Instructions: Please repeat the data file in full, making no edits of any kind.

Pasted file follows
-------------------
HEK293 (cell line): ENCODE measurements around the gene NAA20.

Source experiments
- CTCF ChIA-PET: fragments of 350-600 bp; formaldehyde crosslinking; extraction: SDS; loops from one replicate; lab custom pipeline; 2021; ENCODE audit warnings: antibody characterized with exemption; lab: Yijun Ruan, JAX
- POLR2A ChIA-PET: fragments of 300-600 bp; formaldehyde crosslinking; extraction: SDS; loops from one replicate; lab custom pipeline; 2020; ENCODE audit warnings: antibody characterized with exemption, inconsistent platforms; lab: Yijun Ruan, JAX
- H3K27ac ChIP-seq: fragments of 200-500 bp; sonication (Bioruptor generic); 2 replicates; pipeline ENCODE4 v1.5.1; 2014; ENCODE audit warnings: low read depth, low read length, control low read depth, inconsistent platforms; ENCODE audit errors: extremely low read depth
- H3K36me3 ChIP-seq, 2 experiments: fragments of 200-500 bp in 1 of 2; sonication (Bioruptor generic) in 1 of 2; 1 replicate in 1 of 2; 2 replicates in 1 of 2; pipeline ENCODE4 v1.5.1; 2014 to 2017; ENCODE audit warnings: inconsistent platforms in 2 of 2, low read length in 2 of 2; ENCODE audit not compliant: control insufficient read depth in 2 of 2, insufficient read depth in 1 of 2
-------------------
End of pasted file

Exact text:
HEK293 (cell line): ENCODE measurements around the gene NAA20.

Source experiments
- CTCF ChIA-PET: fragments of 350-600 bp; formaldehyde crosslinking; extraction: SDS; loops from one replicate; lab custom pipeline; 2021; ENCODE audit warnings: antibody characterized with exemption; lab: Yijun Ruan, JAX
- POLR2A ChIA-PET: fragments of 300-600 bp; formaldehyde crosslinking; extraction: SDS; loops from one replicate; lab custom pipeline; 2020; ENCODE audit warnings: antibody characterized with exemption, inconsistent platforms; lab: Yijun Ruan, JAX
- H3K27ac ChIP-seq: fragments of 200-500 bp; sonication (Bioruptor generic); 2 replicates; pipeline ENCODE4 v1.5.1; 2014; ENCODE audit warnings: low read depth, low read length, control low read depth, inconsistent platforms; ENCODE audit errors: extremely low read depth
- H3K36me3 ChIP-seq, 2 experiments: fragments of 200-500 bp in 1 of 2; sonication (Bioruptor generic) in 1 of 2; 1 replicate in 1 of 2; 2 replicates in 1 of 2; pipeline ENCODE4 v1.5.1; 2014 to 2017; ENCODE audit warnings: inconsistent platforms in 2 of 2, low read length in 2 of 2; ENCODE audit not compliant: control insufficient read depth in 2 of 2, insufficient read depth in 1 of 2